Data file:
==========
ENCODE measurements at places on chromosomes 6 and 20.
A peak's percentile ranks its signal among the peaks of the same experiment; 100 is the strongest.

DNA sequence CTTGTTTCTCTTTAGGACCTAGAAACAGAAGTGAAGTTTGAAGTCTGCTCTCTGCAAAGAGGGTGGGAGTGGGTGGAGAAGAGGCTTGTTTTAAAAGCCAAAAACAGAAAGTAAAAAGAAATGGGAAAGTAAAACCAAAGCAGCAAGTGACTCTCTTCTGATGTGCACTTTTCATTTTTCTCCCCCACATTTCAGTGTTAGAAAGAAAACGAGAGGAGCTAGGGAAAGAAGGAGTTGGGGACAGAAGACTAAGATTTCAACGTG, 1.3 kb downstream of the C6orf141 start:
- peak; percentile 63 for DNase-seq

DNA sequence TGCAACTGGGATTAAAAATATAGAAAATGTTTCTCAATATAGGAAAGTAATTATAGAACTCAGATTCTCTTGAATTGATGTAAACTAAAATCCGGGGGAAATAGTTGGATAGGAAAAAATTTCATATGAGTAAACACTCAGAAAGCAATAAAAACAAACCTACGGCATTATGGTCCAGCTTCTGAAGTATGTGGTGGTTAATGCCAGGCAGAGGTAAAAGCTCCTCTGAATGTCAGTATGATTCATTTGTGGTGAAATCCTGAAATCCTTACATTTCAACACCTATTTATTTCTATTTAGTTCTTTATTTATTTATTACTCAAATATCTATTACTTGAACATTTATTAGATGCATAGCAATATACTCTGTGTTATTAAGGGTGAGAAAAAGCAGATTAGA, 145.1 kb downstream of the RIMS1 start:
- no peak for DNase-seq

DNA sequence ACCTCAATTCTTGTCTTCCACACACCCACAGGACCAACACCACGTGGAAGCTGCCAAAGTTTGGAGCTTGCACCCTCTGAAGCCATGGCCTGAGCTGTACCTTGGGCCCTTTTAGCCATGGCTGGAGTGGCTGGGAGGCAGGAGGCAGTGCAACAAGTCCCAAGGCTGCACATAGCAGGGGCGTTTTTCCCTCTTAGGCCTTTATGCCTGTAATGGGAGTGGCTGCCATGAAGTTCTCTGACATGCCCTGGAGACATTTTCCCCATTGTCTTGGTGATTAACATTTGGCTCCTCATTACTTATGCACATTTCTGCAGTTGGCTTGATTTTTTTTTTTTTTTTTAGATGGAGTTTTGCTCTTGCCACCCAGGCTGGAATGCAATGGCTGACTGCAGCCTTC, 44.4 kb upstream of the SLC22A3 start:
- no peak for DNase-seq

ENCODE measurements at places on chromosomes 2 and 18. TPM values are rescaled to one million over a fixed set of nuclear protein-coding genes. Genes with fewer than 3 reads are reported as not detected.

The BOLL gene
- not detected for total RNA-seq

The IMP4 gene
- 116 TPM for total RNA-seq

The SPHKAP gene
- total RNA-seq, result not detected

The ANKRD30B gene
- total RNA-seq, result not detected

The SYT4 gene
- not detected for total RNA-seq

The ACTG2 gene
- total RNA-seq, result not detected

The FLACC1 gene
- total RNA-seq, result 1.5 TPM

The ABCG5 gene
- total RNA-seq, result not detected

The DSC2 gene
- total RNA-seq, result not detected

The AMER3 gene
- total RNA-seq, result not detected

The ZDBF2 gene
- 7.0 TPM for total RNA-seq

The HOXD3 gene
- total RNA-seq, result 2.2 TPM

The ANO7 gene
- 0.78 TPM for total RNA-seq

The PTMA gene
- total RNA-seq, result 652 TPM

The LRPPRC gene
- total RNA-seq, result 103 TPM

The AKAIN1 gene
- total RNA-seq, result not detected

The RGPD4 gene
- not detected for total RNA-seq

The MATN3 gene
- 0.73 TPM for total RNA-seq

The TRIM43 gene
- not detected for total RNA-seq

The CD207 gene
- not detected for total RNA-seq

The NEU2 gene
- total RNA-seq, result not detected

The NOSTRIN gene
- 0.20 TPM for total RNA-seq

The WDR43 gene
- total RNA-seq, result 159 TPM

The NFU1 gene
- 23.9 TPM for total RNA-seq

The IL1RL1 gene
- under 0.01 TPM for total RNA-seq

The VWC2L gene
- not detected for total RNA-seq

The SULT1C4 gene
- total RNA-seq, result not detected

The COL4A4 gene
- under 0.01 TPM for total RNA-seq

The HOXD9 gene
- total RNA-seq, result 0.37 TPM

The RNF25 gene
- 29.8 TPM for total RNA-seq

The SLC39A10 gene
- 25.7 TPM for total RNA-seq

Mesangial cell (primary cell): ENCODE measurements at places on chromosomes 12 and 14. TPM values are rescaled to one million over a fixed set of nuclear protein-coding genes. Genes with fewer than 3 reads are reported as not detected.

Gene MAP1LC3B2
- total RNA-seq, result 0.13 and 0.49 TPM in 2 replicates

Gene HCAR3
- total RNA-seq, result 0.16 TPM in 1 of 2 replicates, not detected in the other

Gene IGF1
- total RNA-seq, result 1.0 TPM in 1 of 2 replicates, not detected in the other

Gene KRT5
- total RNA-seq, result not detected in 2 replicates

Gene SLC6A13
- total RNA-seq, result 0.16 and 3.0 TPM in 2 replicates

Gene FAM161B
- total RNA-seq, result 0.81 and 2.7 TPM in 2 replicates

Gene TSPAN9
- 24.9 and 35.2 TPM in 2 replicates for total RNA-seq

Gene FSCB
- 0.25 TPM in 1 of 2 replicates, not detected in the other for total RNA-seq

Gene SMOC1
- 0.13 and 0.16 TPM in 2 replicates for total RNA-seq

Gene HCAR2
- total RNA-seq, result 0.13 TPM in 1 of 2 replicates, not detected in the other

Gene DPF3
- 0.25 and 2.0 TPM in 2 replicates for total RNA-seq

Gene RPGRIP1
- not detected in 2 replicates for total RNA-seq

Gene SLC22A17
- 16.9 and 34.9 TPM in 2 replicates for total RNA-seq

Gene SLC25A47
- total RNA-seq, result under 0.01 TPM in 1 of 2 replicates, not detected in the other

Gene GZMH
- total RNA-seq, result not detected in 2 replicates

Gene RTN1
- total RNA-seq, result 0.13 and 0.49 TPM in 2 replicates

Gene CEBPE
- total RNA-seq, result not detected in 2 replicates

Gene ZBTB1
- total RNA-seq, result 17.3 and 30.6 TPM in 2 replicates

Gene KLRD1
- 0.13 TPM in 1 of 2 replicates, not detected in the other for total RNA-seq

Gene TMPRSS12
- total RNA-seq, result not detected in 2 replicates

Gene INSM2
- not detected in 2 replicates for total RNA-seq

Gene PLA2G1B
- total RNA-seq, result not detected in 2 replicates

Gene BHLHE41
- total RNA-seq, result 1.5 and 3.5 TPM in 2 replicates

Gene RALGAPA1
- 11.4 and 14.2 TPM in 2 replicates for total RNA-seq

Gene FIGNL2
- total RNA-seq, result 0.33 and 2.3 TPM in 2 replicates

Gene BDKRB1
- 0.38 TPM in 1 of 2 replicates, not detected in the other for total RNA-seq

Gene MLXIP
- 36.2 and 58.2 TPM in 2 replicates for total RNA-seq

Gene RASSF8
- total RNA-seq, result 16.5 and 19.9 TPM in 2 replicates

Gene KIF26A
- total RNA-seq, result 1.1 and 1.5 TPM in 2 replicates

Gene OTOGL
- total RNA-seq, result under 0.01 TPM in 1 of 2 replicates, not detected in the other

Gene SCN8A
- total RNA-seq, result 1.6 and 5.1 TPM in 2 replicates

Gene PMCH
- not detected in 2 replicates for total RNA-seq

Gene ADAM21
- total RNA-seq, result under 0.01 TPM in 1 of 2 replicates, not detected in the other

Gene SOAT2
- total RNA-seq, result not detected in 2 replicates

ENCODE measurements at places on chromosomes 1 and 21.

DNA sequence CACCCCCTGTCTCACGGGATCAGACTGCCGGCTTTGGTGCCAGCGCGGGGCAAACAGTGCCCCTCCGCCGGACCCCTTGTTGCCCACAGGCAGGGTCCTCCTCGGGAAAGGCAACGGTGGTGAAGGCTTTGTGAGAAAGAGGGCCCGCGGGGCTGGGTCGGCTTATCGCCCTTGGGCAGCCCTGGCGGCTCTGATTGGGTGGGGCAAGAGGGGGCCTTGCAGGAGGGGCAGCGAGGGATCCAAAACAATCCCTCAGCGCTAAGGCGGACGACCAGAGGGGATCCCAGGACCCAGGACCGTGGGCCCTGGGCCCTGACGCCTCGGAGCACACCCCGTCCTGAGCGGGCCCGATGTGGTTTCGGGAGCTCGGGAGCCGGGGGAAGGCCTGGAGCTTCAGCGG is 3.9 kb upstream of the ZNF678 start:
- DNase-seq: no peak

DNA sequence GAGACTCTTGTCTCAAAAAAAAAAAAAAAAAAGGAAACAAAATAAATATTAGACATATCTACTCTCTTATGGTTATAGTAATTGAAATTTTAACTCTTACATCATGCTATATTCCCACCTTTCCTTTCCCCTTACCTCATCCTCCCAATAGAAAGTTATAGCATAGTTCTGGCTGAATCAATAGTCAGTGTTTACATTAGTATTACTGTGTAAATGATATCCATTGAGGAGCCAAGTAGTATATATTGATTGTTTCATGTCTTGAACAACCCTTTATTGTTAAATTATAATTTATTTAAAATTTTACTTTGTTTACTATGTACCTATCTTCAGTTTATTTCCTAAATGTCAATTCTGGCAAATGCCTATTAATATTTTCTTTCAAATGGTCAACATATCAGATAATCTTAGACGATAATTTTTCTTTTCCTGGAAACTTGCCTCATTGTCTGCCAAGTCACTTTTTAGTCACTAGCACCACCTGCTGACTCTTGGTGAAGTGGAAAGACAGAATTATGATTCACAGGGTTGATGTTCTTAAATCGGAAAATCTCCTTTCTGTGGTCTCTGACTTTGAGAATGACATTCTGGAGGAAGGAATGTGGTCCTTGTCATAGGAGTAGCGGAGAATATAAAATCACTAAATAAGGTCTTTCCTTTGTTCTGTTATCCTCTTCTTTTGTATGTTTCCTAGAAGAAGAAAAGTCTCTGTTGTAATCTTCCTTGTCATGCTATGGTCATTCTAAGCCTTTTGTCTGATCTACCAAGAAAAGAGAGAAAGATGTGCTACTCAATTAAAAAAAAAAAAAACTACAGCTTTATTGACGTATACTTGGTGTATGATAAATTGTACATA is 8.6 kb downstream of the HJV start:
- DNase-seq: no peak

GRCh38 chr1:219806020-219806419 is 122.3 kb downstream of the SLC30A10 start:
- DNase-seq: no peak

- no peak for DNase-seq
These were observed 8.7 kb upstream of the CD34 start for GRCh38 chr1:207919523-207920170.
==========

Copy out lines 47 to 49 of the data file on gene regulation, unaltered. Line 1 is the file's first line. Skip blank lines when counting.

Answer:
- not detected for total RNA-seq

The CD207 gene
- not detected for total RNA-seq